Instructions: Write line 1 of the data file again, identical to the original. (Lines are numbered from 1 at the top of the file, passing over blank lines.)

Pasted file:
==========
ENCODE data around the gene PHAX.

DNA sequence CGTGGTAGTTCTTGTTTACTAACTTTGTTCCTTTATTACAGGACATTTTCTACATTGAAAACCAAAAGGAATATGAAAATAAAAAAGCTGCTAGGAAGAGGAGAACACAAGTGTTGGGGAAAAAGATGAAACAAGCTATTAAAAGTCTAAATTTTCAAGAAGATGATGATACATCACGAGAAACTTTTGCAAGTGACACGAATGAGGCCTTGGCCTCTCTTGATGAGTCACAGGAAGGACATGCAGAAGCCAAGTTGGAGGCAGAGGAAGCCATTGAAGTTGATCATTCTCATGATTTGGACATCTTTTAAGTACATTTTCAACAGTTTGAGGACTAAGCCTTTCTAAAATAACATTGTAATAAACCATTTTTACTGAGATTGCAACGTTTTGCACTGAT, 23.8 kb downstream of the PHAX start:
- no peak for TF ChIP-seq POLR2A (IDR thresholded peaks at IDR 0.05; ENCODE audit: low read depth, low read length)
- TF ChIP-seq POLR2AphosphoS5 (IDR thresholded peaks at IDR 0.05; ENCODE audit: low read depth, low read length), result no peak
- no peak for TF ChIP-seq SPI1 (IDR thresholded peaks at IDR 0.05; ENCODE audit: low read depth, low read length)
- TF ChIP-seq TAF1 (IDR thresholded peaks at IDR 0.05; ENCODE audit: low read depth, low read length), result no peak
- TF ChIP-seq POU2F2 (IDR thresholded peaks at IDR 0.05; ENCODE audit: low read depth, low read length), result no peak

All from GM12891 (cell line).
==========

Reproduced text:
ENCODE data around the gene PHAX.